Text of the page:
On April 1, 1968 Henry L. Giordano, Commissioner of Narcotics, responded by letter to Menkarell's request for the return of his car as follows:
"The petition for remission or mitigation of forfeiture of the above-described automobile submitted by you is hereby denied. The petition is denied since you were aware that your son, the person who used the vehicle in violation of the law, had previously been arrested and convicted in violation of the law, had previously been arrested and convicted for violating the marihuana laws at the time you permitted him to use the vehicle. Therefore, you are not entitled to relief under the policy of the Treasury Department. This policy is fully explained in the attached copy of Section 15.1 of Title 31 of the Code of Federal Regulations. You are assured that the seizure and forfeiture of the vehicle, as well as the action taken on the petition, are in strict accord with the statutory and case authority and the policy of the Treasury Department.
Again no mention was made of the forfeiture notice.
On April 4, 1968 the Narcotic District Supervisor, ex parte, signed a Declaration of Forfeiture. This declaration refers to the published notices and recites:
"As no claim was filed for the property within 20 days from the date of the first publication of the advertisement, as required, it is hereby declared that such property has been forfeited to the United States."
The Declaration of Forfeiture does not mention Menkarell's letter.
Menkarell did not see the published notice or the Declaration of Forfeiture until after this suit was started. His son's uncontradicted affidavit states:
"The said vehicle has never been used in any activities involving narcotics or any other illegal activities whatsoever, to the best of my knowledge, either by me, members of my family or any other passengers, and I have never been accused of any crime involving the use of this vehicle."
The government contends that the steps outlined above, and the result, are in full conformity with the applicable statutes and regulations, and that the summary judgment should be affirmed.
A brief outline of the governing statutes and regulations is in order. It is unlawful, under 49 U.S.C. § 781(a), to transport or conceal certain contraband articles, including narcotics, in a motor vehicle, or to use any motor vehicle to facilitate the transportation, concealment, receipt, purchase or sale of narcotics. 49 U.S.C. § 782 provides that any motor vehicle used in violation of § 781 shall be seized and forfeited, and 49 U.S.C. § 782 imposes the duty on various federal officers to seize motor vehicles so used and to hold them for disposition pursuant to the provisions of the statute. 49 U.S.C. § 784 adopts by cross reference the provisions of the customs laws with respect to the method of converting a seizure into a forfeiture. These provisions are set forth at 19 U.S.C. § 1603 et seq. (1970).*fn1 49 U.S.C. § 788 authorizes the Secretary of the Treasury to make rules and regulations with respect to seizures and forfeitures. Acting pursuant to § 788 the Secretary of the Treasury has established a policy with respect to remission and mitigation of forfeitures under 49 U.S.C. § 781 et seq., 31 C.F.R. § 15.1 (1969). The Bureau of Narcotics has adopted regulations covering both forfeiture proceedings and petitions for remission. These regulations now appear in Subpart E, Chapter 21, § 316.71 et seq. of the Code of Federal Regulations, having apparently been transferred from Part 330, Chapter II, Title 21 of the Code of Federal Regulations. See 36 Fed.Reg. 7820 (1971); 33 Fed.Reg. 16559 (1968).*fn2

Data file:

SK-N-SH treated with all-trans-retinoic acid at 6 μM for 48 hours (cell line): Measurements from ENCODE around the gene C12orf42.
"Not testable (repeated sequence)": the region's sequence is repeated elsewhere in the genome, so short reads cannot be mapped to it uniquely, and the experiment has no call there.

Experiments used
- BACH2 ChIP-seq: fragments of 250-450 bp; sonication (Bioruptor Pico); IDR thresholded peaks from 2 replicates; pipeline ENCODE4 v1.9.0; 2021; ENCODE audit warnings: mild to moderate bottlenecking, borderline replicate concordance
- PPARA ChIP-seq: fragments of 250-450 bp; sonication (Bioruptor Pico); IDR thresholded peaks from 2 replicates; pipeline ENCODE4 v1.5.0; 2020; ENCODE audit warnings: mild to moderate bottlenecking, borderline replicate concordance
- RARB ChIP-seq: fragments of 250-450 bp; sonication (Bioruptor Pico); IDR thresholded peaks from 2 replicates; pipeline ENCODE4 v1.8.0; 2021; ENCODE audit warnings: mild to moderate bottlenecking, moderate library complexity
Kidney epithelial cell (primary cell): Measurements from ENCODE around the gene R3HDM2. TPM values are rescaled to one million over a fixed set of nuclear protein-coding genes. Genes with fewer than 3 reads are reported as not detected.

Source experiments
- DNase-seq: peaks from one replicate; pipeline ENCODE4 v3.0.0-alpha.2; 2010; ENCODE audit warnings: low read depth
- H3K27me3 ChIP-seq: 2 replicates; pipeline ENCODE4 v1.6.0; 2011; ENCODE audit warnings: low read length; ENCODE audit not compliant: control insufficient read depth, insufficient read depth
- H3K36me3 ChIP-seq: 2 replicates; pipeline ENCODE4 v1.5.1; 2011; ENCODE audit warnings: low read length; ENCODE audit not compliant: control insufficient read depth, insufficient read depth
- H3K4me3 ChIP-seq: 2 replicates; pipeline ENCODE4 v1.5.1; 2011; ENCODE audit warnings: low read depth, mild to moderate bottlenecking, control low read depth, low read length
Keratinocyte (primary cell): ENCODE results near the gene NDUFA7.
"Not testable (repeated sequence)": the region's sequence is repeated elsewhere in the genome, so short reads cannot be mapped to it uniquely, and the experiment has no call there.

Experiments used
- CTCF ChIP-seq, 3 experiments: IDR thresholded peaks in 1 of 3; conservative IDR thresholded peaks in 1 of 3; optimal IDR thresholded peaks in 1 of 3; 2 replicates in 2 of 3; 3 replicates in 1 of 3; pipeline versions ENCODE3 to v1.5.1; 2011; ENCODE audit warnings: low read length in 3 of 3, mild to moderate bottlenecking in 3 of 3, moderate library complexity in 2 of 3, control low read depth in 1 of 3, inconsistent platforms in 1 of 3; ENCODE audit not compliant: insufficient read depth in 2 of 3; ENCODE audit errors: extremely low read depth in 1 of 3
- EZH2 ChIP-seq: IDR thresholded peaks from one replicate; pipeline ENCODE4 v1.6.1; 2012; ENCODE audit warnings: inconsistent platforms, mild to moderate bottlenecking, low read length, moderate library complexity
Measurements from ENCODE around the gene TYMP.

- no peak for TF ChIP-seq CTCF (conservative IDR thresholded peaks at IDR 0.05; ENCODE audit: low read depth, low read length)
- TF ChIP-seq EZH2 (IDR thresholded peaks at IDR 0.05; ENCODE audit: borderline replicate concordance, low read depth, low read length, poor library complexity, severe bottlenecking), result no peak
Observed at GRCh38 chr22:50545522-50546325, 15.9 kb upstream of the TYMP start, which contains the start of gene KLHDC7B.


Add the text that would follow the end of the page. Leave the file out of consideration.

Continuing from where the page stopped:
An experienced tracker through the wilderness of these confusing references and cross references will eventually determine that there are two ways in which a person whose vehicle has been seized may obtain relief.